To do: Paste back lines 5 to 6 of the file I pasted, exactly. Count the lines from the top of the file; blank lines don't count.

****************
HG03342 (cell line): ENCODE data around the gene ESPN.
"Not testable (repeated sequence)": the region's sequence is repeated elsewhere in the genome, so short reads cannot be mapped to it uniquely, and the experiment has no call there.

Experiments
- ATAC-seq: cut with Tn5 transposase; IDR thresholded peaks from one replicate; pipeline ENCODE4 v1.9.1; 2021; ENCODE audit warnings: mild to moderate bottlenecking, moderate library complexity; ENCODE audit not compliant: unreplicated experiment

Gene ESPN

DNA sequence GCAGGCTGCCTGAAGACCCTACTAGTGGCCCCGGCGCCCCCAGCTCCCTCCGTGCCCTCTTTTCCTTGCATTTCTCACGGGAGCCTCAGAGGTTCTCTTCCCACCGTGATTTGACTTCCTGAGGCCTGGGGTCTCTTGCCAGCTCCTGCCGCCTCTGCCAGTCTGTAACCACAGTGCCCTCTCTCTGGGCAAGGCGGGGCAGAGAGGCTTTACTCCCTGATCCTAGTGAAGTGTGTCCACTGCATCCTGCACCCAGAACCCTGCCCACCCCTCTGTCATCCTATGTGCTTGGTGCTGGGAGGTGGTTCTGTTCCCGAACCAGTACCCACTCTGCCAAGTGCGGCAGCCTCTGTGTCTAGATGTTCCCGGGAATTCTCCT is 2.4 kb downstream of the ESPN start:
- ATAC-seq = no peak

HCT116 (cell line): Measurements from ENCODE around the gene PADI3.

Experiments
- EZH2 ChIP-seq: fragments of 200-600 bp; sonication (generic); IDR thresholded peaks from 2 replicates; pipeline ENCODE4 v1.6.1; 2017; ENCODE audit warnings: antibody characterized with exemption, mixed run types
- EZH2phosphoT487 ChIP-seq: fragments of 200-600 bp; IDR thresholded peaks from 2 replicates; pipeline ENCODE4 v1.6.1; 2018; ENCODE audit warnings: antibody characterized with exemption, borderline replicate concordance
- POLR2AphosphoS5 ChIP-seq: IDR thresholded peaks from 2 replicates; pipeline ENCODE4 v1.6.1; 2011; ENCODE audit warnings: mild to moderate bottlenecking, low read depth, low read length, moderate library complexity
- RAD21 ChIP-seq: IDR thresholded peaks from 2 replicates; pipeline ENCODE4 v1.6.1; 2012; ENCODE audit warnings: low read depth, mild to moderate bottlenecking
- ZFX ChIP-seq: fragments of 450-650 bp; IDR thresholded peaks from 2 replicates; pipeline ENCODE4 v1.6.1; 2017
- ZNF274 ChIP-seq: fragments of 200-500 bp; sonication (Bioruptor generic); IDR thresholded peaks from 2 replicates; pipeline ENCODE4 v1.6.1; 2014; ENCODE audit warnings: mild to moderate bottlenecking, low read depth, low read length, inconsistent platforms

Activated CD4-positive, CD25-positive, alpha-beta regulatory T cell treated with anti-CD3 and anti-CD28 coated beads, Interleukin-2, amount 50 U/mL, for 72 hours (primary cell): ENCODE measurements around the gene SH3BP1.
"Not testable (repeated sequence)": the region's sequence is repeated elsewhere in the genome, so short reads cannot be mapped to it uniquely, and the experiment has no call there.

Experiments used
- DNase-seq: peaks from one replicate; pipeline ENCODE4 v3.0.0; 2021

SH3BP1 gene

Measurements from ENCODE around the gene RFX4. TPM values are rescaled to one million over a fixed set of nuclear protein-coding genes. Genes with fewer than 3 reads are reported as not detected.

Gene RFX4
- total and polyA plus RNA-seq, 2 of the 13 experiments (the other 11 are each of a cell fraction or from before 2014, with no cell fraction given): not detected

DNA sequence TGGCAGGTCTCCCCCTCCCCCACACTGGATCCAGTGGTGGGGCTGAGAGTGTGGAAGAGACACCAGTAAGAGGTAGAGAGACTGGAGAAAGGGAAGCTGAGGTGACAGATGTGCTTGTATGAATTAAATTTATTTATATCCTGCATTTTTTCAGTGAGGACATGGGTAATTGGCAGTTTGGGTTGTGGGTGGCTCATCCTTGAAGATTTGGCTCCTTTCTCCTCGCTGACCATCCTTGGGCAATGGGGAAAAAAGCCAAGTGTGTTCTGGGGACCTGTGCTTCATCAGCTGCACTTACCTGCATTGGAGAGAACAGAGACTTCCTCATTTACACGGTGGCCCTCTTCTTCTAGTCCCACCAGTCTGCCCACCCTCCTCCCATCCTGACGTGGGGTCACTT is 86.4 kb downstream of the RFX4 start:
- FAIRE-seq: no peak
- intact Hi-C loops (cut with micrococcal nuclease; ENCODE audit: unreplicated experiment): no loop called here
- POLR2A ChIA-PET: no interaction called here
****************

Gene ESPN

DNA sequence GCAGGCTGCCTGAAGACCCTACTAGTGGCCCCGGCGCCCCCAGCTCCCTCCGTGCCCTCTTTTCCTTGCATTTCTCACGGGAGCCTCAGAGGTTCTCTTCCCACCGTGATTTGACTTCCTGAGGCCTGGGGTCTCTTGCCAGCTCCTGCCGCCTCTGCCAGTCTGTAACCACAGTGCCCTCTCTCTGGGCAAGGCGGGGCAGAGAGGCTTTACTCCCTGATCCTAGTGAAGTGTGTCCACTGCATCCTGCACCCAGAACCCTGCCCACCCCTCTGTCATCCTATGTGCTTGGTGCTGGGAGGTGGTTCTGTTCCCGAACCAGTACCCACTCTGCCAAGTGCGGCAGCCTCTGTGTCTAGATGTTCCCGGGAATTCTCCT is 2.4 kb downstream of the ESPN start: